Innovative Bio-Skin: Will Clothes One Day Self-Ventilate?

 PhD student and MIT researcher, Lining ("Lizzie") Yao, has created along with her highly skilled team a bio-skin that reacts to sweat and might suggest a future of self-ventilating clothes. Known as Bio Logic, this new material user interface (MUI) responds to moisture by expanding and contracting. The team at Tangible Media Group at the MIT Media Lab are proving that old adage about everything old becoming new again with their discovery  and re-adaptation of an ancient bacterium with a long and colorful history dating back 1,000 years known as Bacillus Subtilis natto.


Bacillus Subtillis NattoBacillus Subtillis Natto

More about this bacterium

Theories concerning where this mysterious bacteria came from are maniforld and murky, but it is known that this micro-organism made its home inside dry rice stalks, which were woven into bags that more than a thousand years ago carried soybeans. Over time, it became a tool of fermentation for a soybean-based Japanese dish known as natto. The inspiration to create BioLogic came from the modern quest to transform this strange natural phenomenon by combining it with artificial material, resulting in the bio hybrid. 




Lining Yao and the MIT team

PhD student, Lining Yao, was testing diverse micro-organisms in the lab when she discovered the amazing properties of the natto bacteria, which when exposed to moisture, contracted and expanded. This proved to be the eureka moment when she decided to utilize this bacterium so that it would act as a machine instead of an unstable organism.

For the Chinese-born designer and creator of innovative materials and interfaces, the heart of her research revolves around the intersection of original resources, digital fabrication and interaction design. She is currently a PhD candidate at Tangible Media Group MIT Media Lab where she focuses on pushing Human Computer Interaction toward Human Material Interaction. Before traveling to the United States she was both a design consultant and entrepreneur in Chinese local design and manufacturing. She has been the recipent of several awards in the field of industrial design including: the Red Dot Award and IF Design Award. She has earned a BS and  MFA from China's Zhejiang University and an MS in Media Arts and Science from MIT.


Lining YaoLining Yao

Her team members come from diverse backgrounds including: design, art, science and engineering and include: Professor Hiroshi Ishii, director, Tangible Media Group; Wen Wang, biotechnology and material science and MIT Department of Chemical Rngineering; Guanyuan Wang, industrial design and fabrication, MIT Media Lab/Zhejiang University; Helene Steiner, interaction design, MIT Media Lab/Royal College of Art; Chin-Yi Cheng, computational design and simulation, MIT Architecture; Jifei Ou, concept design and fabrication, MIT Media and Oksana Anilonyte, fashion design, MIT Media Lab/Royal College of Art.

How does BioLogic work?

In Yao's own words: "We are imagining a world where actuators and sensors can be grown rather than manufactured, being derived from nature as opposed to engineered in factories. BioLogic  is a wearable technology that grows in a dish, rather than a factory."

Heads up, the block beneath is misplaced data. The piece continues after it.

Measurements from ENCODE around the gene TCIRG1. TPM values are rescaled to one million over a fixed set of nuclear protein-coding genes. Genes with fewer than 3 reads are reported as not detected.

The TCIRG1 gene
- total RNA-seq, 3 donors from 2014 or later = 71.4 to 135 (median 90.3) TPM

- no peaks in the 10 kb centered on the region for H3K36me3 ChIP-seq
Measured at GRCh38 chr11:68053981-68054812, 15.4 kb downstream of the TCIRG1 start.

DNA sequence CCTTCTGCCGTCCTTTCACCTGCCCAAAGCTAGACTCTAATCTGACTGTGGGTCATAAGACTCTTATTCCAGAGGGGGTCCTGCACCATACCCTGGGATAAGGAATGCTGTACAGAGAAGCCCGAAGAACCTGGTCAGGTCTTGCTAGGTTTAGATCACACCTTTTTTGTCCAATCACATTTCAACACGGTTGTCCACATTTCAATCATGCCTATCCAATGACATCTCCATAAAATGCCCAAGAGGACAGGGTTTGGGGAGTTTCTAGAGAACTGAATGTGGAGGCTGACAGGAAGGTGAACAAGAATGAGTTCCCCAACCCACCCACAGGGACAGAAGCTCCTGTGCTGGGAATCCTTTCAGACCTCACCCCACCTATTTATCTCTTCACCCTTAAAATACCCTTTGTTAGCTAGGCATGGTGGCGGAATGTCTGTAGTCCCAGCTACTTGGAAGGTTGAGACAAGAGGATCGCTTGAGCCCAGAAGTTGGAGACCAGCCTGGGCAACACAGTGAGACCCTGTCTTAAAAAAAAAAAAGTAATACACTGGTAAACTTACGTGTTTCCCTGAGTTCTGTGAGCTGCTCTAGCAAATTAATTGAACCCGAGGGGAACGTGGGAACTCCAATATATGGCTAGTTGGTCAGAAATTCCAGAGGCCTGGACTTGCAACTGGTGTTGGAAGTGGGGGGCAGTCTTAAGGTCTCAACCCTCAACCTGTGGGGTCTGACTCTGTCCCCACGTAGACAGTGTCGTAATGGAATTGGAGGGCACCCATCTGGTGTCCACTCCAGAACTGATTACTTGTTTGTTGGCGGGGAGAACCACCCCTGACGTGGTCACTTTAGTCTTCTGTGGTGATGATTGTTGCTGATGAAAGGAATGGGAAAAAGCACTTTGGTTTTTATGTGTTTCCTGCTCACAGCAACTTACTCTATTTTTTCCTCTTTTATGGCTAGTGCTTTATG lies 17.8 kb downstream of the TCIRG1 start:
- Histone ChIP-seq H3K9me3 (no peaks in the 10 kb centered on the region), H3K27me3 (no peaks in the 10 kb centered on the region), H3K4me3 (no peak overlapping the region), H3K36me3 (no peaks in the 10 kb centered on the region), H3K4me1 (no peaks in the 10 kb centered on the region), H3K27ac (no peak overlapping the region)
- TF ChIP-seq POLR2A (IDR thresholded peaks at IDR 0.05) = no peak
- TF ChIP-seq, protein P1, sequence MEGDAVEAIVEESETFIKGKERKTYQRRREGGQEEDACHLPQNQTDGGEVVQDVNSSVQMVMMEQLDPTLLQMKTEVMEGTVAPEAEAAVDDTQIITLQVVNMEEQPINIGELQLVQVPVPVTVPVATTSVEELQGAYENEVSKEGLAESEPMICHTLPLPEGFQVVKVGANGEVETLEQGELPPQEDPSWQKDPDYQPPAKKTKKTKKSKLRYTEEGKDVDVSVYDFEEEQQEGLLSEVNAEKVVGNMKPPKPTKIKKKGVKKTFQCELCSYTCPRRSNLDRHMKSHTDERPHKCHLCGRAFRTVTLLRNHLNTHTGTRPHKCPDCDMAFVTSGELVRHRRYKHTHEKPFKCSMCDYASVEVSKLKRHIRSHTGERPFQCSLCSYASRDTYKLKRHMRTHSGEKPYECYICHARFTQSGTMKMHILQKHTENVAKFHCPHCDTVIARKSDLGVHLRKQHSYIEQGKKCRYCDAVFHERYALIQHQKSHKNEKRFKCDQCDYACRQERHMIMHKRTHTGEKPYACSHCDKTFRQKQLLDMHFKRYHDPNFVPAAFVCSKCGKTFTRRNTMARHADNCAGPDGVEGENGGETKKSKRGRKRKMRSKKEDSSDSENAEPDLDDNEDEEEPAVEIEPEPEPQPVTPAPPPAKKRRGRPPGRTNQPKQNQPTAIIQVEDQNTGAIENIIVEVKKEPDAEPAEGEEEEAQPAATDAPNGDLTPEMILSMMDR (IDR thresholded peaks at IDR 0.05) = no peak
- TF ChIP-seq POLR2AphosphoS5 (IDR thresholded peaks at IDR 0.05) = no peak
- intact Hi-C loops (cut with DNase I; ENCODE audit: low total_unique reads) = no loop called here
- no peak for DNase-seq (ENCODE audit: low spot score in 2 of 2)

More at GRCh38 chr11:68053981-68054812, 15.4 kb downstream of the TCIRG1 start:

The long-term goal of her research  is to program the physical states of the density, shape, color, stiffness and texture of the material in question. Yao and her team bio-printed the bacteria onto fabric, which required them to grow natto cells in the laboratory's bio-reactors and meticulously track their growth via Atomic Force Microscopes  and other useful equipment. Billions of  cells were grown in these bio-reactors, which were subsequently bio-printed via micron-resolution printers. Ultimately, utilizing  a 3-D modeling technique, the natto cells were tested for diverse design patterns.



Designers were then given the printed film composites at the Royal College of Art and at the sportswear company, New Balance, for  the purpose of integrating these printed cells into clothing, specifically in high sweat spots, such as under the armpits. BioLogic is a skin-like film that responds to sweat volume and body temperature when they reach a certain threshold via fins which ventilate like tiny windows. Implanting these cells onto clothing means engineering materials so that they will act like material user interfaces (MIUs).

The future of cell-based technology

Although cell-based clothing technology  could be the future of clothing, its application isn't limited to garments for athletes and such. Due to its reactive nature, this bio-skin  could be implanted in kinetic lampshades, which open and close when exposed to heat from the light bulb, or even extend to  tea bags, which could signal when they are good to use.

The technology behind BioLogic is still in early stages, but its presence  marks a moment in time when bio is the new interface. The gap in knowledge is evident as the research team admits that there are literally millions of other organisms out there awaiting study. This new bio-skin represents the harmonious blend of biology and engineering. Such a perspective can only alter those two fields of study as we know them today. 

Can you think of other material user interfaces the researchers of tomorrow could explore?

Closing thoughts on bacteria:

Nothing is more conservative than a bacterium. ~ Nick Lane